3. 4 out of 5

    Audrey

    This was a good book. It definitely kept me interested and engaged even though some of the concepts took some getting used to. This book will appeal to anyone who is interested in fantastic life forms. *I received a copy of this book for free. The review is my own, honest and unsolicited.

  4. 5 out of 5

    Nate Hendrix

    I didn't like it and didn't finish it. I liked the idea, but I just didn't care about any of the characters. I didn't like it and didn't finish it. I liked the idea, but I just didn't care about any of the characters.

  5. 4 out of 5

    Jonathan Epstein

  6. 4 out of 5

    Shelly Campbell

  7. 5 out of 5

    Jude

  8. 4 out of 5

    Erika

    ** Full disclosure: I received this book in exchange for an honest review**

  9. 4 out of 5

    Teri Avery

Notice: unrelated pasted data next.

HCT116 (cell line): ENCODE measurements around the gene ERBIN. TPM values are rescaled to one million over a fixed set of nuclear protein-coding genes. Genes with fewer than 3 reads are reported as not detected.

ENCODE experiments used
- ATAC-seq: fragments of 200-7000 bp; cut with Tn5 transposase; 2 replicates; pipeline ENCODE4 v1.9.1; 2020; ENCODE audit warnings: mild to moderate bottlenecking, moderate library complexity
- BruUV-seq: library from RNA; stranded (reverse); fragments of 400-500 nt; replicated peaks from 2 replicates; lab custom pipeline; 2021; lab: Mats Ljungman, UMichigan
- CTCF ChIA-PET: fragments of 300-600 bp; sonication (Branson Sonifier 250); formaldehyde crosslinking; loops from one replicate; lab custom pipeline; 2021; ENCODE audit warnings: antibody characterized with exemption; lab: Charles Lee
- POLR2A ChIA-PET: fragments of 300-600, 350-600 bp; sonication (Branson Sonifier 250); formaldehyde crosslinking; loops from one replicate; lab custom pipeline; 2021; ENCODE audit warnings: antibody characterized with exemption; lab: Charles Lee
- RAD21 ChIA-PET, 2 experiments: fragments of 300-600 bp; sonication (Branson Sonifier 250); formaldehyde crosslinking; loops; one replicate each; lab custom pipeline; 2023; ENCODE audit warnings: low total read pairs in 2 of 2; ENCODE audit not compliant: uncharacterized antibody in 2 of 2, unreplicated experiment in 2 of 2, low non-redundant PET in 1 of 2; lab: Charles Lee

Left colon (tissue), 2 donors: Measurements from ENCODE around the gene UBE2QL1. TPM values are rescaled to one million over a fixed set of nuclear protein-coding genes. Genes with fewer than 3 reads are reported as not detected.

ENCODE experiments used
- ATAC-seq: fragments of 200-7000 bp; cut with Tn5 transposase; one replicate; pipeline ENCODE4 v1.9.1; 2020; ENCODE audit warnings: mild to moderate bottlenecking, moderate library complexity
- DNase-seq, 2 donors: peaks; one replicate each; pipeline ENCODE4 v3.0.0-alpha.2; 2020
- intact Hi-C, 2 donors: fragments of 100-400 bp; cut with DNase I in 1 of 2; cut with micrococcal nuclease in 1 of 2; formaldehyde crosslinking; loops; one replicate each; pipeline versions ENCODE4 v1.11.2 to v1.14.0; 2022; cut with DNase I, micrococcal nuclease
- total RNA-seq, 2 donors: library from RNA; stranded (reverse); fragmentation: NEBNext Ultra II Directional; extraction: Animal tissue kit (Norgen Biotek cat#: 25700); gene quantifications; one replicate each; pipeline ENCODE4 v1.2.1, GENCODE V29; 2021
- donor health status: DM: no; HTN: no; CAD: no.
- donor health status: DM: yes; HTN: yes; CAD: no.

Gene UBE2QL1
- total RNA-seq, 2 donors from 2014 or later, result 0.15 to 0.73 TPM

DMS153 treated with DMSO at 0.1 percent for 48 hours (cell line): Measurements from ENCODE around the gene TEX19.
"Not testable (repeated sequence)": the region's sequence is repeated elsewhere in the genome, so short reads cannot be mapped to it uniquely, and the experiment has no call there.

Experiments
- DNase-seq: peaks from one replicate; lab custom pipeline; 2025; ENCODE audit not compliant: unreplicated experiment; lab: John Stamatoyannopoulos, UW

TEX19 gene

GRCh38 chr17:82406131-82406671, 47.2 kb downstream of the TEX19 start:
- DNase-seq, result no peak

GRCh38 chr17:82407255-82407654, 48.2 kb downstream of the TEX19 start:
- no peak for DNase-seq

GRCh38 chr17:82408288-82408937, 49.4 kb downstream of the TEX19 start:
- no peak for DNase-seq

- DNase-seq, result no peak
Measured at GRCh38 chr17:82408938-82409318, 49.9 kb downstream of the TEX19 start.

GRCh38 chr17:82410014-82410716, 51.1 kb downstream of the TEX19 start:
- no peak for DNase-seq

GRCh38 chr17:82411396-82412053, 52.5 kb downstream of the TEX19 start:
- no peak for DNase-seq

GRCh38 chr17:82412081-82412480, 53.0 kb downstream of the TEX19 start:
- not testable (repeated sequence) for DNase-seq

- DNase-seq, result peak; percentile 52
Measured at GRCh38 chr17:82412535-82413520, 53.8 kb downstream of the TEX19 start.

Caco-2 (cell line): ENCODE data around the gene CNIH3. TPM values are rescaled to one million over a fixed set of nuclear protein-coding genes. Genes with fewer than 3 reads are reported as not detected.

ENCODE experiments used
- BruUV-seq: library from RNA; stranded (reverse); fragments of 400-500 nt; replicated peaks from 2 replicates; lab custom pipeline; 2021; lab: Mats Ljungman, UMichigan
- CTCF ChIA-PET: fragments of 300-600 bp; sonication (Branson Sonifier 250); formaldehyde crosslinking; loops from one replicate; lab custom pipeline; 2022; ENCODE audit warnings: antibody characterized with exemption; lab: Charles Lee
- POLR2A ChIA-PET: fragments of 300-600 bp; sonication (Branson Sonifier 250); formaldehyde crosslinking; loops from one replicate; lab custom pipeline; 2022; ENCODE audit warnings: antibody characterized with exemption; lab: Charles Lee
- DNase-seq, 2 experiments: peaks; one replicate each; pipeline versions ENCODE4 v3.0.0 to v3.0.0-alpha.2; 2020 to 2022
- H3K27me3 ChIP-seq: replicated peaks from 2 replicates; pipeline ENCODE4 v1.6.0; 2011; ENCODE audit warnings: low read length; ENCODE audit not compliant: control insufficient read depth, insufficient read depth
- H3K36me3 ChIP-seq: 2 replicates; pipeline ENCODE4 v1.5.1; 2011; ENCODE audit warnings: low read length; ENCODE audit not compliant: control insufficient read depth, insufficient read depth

10. 4 out of 5

    Kayla

  11. 5 out of 5

    Juan Meza

  12. 5 out of 5

    EDGE Science Fiction and Fantasy Publishing

  13. 4 out of 5

    Will Emmons

  14. 5 out of 5

    PATSY B. BALDOCK

  15. 5 out of 5

    Irene Gomez

  16. 4 out of 5

    olivia silensky

  17. 5 out of 5

    Michelle

  18. 5 out of 5

    April

  19. 4 out of 5

    Ale

  20. 4 out of 5

    Cheryl Branch

  21. 4 out of 5

    Alyssa Gutierrez

  22. 4 out of 5

    Drew Mendelson

  23. 4 out of 5

    Lisa

  24. 5 out of 5

    Angele Gougeon

  25. 5 out of 5

    David Brown

  26. 4 out of 5

    Kelly Higgins

  27. 5 out of 5

    Cooke

  28. 4 out of 5

    Kathleen